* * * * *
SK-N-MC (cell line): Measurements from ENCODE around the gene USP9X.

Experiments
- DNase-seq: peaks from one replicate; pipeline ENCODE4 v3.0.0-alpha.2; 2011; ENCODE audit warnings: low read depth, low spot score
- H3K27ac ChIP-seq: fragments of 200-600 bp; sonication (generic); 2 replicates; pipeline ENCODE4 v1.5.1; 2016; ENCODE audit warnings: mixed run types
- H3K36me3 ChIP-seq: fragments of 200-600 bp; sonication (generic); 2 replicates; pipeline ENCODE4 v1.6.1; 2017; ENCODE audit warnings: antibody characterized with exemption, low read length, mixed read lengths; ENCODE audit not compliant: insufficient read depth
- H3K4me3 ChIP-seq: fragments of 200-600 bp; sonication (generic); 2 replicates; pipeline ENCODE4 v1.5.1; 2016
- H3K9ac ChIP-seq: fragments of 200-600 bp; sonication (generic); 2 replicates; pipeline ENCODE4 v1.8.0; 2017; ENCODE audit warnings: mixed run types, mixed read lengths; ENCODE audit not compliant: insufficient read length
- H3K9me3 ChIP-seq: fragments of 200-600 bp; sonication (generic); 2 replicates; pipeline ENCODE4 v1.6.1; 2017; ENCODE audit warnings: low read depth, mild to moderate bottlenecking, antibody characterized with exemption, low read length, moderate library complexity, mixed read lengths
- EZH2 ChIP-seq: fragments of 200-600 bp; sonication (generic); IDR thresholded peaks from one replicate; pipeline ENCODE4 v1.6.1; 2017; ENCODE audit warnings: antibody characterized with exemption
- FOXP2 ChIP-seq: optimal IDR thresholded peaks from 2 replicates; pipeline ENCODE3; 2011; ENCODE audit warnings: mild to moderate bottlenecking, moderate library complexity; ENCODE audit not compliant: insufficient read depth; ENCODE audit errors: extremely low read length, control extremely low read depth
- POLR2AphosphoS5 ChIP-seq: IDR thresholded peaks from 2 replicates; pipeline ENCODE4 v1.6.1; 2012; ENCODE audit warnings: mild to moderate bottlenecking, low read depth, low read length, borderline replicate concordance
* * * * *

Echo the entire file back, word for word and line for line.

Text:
SK-N-MC (cell line): Measurements from ENCODE around the gene USP9X.

Experiments
- DNase-seq: peaks from one replicate; pipeline ENCODE4 v3.0.0-alpha.2; 2011; ENCODE audit warnings: low read depth, low spot score
- H3K27ac ChIP-seq: fragments of 200-600 bp; sonication (generic); 2 replicates; pipeline ENCODE4 v1.5.1; 2016; ENCODE audit warnings: mixed run types
- H3K36me3 ChIP-seq: fragments of 200-600 bp; sonication (generic); 2 replicates; pipeline ENCODE4 v1.6.1; 2017; ENCODE audit warnings: antibody characterized with exemption, low read length, mixed read lengths; ENCODE audit not compliant: insufficient read depth
- H3K4me3 ChIP-seq: fragments of 200-600 bp; sonication (generic); 2 replicates; pipeline ENCODE4 v1.5.1; 2016
- H3K9ac ChIP-seq: fragments of 200-600 bp; sonication (generic); 2 replicates; pipeline ENCODE4 v1.8.0; 2017; ENCODE audit warnings: mixed run types, mixed read lengths; ENCODE audit not compliant: insufficient read length
- H3K9me3 ChIP-seq: fragments of 200-600 bp; sonication (generic); 2 replicates; pipeline ENCODE4 v1.6.1; 2017; ENCODE audit warnings: low read depth, mild to moderate bottlenecking, antibody characterized with exemption, low read length, moderate library complexity, mixed read lengths
- EZH2 ChIP-seq: fragments of 200-600 bp; sonication (generic); IDR thresholded peaks from one replicate; pipeline ENCODE4 v1.6.1; 2017; ENCODE audit warnings: antibody characterized with exemption
- FOXP2 ChIP-seq: optimal IDR thresholded peaks from 2 replicates; pipeline ENCODE3; 2011; ENCODE audit warnings: mild to moderate bottlenecking, moderate library complexity; ENCODE audit not compliant: insufficient read depth; ENCODE audit errors: extremely low read length, control extremely low read depth
- POLR2AphosphoS5 ChIP-seq: IDR thresholded peaks from 2 replicates; pipeline ENCODE4 v1.6.1; 2012; ENCODE audit warnings: mild to moderate bottlenecking, low read depth, low read length, borderline replicate concordance